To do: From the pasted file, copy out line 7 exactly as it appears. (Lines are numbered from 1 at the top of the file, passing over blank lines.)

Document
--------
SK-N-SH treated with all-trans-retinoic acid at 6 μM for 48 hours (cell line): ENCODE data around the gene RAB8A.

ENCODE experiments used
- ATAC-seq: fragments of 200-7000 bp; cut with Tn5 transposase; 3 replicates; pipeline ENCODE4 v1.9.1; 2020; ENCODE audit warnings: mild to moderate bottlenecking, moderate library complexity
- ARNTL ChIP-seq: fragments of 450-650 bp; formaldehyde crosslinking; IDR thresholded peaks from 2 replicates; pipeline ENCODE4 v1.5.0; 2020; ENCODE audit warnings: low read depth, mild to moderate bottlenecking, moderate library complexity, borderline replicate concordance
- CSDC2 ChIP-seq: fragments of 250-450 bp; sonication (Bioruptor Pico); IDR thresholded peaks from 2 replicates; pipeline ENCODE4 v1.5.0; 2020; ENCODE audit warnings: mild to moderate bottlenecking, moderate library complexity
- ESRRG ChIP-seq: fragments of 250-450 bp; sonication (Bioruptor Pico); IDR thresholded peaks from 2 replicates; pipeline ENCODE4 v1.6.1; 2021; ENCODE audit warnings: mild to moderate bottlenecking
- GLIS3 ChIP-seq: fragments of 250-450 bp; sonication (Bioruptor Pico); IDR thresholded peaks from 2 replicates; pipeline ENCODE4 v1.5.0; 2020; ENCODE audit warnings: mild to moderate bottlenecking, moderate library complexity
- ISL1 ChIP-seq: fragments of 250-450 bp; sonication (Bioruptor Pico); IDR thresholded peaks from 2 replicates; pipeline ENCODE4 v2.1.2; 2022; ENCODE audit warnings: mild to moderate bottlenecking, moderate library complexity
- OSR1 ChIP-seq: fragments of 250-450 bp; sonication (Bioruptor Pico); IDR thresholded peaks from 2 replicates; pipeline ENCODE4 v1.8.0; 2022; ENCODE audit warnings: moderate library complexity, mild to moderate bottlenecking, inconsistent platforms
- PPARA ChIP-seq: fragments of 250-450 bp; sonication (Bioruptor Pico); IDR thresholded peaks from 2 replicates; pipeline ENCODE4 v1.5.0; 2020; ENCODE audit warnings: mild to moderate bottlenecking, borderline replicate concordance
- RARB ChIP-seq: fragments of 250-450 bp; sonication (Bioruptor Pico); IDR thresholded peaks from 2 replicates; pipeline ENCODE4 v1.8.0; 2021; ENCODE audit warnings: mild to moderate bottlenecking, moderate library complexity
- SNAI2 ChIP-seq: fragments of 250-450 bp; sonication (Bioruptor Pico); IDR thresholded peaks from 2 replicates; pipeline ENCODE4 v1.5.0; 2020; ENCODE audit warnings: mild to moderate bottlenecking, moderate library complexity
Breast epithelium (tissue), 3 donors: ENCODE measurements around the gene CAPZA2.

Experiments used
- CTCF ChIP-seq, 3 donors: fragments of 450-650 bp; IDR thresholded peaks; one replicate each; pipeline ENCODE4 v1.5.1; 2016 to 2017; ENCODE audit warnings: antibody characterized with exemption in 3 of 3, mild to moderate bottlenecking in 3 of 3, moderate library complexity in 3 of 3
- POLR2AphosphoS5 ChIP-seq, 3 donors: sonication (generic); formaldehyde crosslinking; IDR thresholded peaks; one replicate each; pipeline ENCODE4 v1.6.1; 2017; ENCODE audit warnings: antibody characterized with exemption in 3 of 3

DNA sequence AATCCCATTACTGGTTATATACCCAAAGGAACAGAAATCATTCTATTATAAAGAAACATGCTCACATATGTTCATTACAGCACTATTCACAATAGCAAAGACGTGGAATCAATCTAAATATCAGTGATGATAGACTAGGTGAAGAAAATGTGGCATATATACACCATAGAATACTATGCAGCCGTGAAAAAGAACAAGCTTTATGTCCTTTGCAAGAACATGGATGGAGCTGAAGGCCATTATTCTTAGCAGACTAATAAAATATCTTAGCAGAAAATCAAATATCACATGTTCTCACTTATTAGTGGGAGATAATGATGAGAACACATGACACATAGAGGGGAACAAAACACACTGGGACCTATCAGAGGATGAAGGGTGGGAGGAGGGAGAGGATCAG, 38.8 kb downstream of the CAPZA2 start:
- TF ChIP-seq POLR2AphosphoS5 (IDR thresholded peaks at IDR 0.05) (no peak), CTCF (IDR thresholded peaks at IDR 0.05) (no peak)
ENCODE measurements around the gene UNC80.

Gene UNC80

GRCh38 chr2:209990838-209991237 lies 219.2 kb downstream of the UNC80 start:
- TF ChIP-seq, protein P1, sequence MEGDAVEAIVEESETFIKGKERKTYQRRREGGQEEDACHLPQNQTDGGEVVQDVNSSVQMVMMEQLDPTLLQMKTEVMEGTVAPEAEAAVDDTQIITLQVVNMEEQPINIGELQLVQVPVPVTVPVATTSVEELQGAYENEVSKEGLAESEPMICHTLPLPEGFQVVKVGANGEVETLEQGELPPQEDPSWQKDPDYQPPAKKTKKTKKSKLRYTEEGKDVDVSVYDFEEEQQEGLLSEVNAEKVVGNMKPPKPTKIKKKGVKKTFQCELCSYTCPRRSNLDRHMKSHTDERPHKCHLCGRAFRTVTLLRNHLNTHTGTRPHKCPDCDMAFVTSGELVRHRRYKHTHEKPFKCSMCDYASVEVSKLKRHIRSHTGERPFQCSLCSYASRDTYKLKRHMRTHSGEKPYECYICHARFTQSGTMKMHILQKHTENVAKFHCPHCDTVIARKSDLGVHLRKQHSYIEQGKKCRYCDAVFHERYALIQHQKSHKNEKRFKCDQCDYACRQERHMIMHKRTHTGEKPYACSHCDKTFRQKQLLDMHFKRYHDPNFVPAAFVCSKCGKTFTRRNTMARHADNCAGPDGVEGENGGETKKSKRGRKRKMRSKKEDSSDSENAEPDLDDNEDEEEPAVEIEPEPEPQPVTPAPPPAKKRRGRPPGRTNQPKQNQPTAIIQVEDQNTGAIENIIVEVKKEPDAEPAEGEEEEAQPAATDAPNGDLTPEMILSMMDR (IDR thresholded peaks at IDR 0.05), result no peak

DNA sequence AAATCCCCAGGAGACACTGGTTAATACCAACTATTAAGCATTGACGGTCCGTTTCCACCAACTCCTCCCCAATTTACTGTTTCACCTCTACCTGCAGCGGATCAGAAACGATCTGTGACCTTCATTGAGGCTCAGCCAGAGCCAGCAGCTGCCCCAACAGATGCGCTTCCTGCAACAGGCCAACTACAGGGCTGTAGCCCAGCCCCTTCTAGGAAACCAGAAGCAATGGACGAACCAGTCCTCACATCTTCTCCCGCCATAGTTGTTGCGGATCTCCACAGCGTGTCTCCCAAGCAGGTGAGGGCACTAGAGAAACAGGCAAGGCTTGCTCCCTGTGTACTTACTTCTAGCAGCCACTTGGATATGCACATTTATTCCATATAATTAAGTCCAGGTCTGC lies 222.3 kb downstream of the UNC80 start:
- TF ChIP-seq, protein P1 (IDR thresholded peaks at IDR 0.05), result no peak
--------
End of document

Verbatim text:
- GLIS3 ChIP-seq: fragments of 250-450 bp; sonication (Bioruptor Pico); IDR thresholded peaks from 2 replicates; pipeline ENCODE4 v1.5.0; 2020; ENCODE audit warnings: mild to moderate bottlenecking, moderate library complexity